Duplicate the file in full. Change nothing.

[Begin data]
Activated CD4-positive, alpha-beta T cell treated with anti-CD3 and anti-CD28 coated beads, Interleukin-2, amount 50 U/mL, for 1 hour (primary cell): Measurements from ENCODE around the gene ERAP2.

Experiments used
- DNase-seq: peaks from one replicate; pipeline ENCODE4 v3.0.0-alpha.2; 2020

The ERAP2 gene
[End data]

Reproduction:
Activated CD4-positive, alpha-beta T cell treated with anti-CD3 and anti-CD28 coated beads, Interleukin-2, amount 50 U/mL, for 1 hour (primary cell): Measurements from ENCODE around the gene ERAP2.

Experiments used
- DNase-seq: peaks from one replicate; pipeline ENCODE4 v3.0.0-alpha.2; 2020

The ERAP2 gene